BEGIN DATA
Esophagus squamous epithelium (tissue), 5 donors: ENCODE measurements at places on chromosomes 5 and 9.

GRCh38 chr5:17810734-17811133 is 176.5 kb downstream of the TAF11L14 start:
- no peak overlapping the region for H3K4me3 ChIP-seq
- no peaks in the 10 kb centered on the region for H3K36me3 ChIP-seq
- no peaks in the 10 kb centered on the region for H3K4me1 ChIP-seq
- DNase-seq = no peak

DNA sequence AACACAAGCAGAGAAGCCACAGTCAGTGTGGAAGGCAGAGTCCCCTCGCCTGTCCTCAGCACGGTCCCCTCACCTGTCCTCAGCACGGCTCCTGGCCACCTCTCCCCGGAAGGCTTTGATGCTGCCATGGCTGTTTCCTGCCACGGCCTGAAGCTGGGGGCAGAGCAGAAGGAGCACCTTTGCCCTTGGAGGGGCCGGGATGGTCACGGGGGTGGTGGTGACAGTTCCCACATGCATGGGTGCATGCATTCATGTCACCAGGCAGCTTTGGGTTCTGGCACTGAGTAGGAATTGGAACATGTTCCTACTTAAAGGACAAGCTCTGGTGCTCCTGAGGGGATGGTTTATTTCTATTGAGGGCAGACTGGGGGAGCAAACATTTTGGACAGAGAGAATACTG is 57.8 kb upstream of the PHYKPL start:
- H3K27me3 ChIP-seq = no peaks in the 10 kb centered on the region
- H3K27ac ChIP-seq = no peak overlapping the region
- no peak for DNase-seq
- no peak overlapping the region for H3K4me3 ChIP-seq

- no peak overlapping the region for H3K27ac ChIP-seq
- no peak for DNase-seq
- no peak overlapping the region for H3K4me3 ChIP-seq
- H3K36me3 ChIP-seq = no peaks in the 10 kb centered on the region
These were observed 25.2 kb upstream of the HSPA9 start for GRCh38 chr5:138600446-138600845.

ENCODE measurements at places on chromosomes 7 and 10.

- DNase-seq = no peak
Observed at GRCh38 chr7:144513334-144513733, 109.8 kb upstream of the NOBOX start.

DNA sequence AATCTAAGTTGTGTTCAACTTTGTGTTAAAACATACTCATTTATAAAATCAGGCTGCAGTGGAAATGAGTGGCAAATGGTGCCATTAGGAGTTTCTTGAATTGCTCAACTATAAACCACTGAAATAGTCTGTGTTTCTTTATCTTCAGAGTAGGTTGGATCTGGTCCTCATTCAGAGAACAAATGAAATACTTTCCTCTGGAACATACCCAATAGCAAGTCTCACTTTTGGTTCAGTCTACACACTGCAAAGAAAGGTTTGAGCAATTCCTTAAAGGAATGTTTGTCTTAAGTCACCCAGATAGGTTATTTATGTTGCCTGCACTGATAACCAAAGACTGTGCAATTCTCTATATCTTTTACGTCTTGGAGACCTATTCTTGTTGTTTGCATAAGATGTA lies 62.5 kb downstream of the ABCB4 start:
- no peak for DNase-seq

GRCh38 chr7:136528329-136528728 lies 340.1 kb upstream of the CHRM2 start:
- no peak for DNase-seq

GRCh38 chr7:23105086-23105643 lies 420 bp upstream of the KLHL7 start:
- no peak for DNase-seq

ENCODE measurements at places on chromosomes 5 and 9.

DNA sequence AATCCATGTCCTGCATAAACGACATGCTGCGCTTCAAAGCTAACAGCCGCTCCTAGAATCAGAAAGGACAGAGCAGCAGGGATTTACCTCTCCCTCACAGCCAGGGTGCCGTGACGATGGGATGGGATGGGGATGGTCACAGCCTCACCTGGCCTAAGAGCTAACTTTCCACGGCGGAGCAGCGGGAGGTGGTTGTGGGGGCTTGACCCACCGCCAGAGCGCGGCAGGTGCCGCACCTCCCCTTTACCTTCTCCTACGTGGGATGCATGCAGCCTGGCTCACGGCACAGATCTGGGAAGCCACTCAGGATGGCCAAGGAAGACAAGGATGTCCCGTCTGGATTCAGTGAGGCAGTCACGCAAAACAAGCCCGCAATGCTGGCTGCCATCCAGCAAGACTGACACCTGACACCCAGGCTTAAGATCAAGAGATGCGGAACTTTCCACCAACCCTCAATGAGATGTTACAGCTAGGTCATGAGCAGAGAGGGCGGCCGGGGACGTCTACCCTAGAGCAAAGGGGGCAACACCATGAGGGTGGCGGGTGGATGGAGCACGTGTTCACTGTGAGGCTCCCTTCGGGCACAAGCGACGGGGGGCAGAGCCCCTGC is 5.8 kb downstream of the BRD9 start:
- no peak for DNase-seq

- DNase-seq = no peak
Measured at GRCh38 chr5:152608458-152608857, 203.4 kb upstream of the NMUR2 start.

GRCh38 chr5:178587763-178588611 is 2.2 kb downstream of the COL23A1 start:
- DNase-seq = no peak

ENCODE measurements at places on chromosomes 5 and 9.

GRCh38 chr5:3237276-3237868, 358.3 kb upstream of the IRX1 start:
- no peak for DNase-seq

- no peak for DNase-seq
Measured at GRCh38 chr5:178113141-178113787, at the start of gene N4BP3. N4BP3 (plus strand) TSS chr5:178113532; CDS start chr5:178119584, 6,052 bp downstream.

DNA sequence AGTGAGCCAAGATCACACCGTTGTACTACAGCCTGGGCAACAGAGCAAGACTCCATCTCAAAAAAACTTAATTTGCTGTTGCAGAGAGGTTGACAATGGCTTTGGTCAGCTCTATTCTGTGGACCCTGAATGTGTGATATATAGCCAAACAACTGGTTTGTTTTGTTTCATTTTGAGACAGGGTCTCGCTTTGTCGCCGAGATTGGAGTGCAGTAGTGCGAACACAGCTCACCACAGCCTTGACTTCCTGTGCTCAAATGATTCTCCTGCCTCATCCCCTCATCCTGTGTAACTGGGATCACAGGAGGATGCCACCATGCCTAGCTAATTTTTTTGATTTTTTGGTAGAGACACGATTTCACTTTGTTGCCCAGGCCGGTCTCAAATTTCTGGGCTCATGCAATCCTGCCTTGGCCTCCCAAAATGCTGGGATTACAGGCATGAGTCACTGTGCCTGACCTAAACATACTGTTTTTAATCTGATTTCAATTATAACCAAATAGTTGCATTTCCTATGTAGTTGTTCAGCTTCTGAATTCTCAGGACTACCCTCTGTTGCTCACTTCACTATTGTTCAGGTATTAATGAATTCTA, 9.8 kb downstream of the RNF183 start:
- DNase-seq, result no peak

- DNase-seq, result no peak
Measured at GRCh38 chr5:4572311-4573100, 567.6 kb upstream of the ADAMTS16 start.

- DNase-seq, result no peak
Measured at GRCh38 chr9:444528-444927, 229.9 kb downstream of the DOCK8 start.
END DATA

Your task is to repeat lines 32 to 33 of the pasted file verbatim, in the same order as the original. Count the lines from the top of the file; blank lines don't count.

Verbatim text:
- DNase-seq = no peak

ENCODE measurements at places on chromosomes 5 and 9.